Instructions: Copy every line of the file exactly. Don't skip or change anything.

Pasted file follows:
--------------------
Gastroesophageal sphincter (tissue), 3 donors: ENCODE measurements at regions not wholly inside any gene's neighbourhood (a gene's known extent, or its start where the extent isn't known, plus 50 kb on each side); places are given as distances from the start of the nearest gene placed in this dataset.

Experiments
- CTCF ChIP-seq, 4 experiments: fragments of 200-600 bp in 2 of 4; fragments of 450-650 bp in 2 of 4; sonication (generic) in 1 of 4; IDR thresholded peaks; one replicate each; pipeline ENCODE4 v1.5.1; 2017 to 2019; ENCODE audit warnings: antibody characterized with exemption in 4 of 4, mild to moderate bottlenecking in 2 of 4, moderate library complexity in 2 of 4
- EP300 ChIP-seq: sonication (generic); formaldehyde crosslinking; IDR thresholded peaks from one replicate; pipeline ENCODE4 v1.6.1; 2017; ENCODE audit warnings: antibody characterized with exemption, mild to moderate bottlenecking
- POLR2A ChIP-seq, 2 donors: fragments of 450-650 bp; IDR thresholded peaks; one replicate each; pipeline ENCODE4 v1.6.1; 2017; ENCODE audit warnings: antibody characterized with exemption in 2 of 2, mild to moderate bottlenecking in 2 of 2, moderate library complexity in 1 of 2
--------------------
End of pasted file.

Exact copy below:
Gastroesophageal sphincter (tissue), 3 donors: ENCODE measurements at regions not wholly inside any gene's neighbourhood (a gene's known extent, or its start where the extent isn't known, plus 50 kb on each side); places are given as distances from the start of the nearest gene placed in this dataset.

Experiments
- CTCF ChIP-seq, 4 experiments: fragments of 200-600 bp in 2 of 4; fragments of 450-650 bp in 2 of 4; sonication (generic) in 1 of 4; IDR thresholded peaks; one replicate each; pipeline ENCODE4 v1.5.1; 2017 to 2019; ENCODE audit warnings: antibody characterized with exemption in 4 of 4, mild to moderate bottlenecking in 2 of 4, moderate library complexity in 2 of 4
- EP300 ChIP-seq: sonication (generic); formaldehyde crosslinking; IDR thresholded peaks from one replicate; pipeline ENCODE4 v1.6.1; 2017; ENCODE audit warnings: antibody characterized with exemption, mild to moderate bottlenecking
- POLR2A ChIP-seq, 2 donors: fragments of 450-650 bp; IDR thresholded peaks; one replicate each; pipeline ENCODE4 v1.6.1; 2017; ENCODE audit warnings: antibody characterized with exemption in 2 of 2, mild to moderate bottlenecking in 2 of 2, moderate library complexity in 1 of 2